Creative director of Carolina Herrera talks through new collection at … – Arab News Pakistan
DUBAI: Dubai Fashion Week began on Monday with Carolina Herrera presenting its spring/summer 2024 collection at Dubai Design District. In town was its creative director, Wes Gordon, who spoke to Arab News about the collection and the importance of the Middle East market to the brand.
The clothes, an ode to Nineties chic, were a combination of understated everyday-wear silhouettes in bright colors alongside elaborate party dresses featuring layers of tulle — both of which would do well in the region.

Dubai Fashion Week began on Monday with Carolina Herrera presenting its spring/summer 2024 collection. (Supplied)

Gordon said that he was “excited” when the label, a New York Fashion Week staple, was approached to present at Dubai Fashion Week.
“I was really excited to come here and show the clothes. Our brand is bigger than the collection you see here. We have a tremendous beauty, fragrance and eyewear business, so as a whole this region is incredibly important to us,” he said.
He also believes that the clothes resonate well with women in the Gulf.

A look from the label’s SS24 collection. (Supplied)

“I think this collection is a real embrace of color, joy and emotional dressing. It’s never for a woman looking to disappear or blend in. The collection is about looking fabulous and feeling fabulous. And I think that’s the mindset of women here when they shop and get dressed.”
On offer was an array of timeless yet modern garments that were also pragmatic. Gordon adds that Caroline Herrera is not only a house about gorgeous gowns — they also have everyday pieces. Think a white poplin shirt, pencil skirts, chic cardigans and cleverly cut blazers.
“I was in love with these Nineties ideas — of Carolyn Bessette-Kennedy — and the magic sometimes with just a simple pencil skirt, a crisp white cotton shirt, a pair of beautiful heels and a cardigan,” he said. “Combining simple pieces can sometimes become magic on a chic woman when her personality shines.”

On offer was an array of timeless yet modern garments that were also pragmatic. (Supplied) 

Elsewhere there were evening dresses, which account for a significant part of the brand’s business. A full-skirted buttercup-yellow dress came with a grey sash on the waist,  prom-dress style, while another strapless number shimmered with sequins from top to bottom.
What could not be missed was the mini yellow crinoline strapless dress, which referenced historical silhouettes, but with an ultra-modern spin to it.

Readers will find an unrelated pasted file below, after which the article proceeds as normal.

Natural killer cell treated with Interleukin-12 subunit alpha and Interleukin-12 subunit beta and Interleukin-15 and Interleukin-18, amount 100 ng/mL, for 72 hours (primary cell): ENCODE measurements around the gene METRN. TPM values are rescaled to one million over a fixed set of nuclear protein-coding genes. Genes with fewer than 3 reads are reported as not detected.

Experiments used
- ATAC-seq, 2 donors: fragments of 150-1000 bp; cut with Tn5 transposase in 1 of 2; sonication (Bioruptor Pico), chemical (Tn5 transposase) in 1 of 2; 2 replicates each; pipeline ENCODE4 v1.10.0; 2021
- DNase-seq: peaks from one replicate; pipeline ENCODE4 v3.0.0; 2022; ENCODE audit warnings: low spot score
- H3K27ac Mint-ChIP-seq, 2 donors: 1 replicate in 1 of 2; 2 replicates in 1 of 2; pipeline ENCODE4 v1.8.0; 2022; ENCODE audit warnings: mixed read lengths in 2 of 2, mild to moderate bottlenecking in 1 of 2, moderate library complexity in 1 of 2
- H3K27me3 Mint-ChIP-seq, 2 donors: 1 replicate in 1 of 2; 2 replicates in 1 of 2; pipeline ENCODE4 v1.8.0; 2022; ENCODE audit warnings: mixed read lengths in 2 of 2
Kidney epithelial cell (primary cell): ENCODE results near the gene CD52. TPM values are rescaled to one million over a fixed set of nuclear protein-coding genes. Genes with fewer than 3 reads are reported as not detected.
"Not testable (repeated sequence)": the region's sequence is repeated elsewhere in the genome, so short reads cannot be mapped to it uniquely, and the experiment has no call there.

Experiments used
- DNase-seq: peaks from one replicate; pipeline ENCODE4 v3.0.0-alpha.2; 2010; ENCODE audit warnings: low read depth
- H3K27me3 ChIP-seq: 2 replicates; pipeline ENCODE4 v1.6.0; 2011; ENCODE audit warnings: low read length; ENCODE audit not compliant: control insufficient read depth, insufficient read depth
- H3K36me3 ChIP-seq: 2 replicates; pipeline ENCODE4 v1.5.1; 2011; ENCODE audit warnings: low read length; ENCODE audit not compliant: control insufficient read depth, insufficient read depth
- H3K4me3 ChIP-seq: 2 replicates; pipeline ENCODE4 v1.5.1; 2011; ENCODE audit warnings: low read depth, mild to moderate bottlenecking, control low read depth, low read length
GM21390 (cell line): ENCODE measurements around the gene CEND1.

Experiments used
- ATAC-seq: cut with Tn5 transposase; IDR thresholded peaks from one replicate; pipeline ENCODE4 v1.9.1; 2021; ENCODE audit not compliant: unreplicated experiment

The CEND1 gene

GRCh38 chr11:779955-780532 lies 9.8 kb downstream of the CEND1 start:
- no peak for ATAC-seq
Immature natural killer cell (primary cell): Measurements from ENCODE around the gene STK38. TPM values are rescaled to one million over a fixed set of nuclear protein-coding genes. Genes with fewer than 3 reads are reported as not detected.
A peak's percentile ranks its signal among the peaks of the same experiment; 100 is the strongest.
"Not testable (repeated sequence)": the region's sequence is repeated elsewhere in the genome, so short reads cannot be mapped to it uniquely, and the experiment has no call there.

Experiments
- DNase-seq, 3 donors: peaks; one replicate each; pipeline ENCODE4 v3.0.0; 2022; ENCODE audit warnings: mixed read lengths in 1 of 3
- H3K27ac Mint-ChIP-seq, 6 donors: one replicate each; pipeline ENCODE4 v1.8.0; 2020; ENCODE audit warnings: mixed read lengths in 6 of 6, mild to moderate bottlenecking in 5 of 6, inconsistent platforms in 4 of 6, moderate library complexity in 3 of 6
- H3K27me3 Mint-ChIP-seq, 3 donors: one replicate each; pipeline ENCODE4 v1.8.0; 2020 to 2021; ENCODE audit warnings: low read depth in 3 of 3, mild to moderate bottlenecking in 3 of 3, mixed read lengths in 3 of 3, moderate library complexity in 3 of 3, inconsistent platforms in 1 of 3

“For example, the shape is sculpted to give it this bell shape, and then it’s all embroidered on top. If you look beneath that, you’ll see nothing inside the dress — it’s a completely hollow floating shape — so it’s very modern. Historically, that dress would have been a thousand layers of tulle,” Gordon said.
It was a fashionable and commercial collection — and the perfect start to Dubai Fashion Week, which runs until Oct. 15.
DUBAI: American-Iraqi Huda Kattan, founder of beauty empire Huda Beauty, announced this week that she will be donating $1 million to two humanitarian organizations in Gaza: Human Appeal and Doctors Without Borders.  
“It’s been a MONTH of immense suffering in Gaza, and unfortunately things are getting worse,” a statement shared on her personal and professional Instagram accounts read. 






A post shared by HUDA BEAUTY (@hudabeauty)

A post shared by HUDA BEAUTY (@hudabeauty)
“It’s important that we always stand on the side of the oppressed and use our platform to shed light on any injustice. We cannot stand by and pretend like this is not happening,” the statement added.
“Our Huda Beauty brands, including Huda Beauty, Kayali and WISHFUl, will be donating $1 million to humanitarian organizations in Gaza.” 
On Thursday, Kattan shared an update with her followers on the donation and the organizations she is partnering with. 






A post shared by Huda (@huda)

A post shared by Huda (@huda)
“In these challenging times, with Gaza completely blocked, it’s not easy to find organizations that can provide immediate aid and guarantee resource delivery for those who need it most,” she said.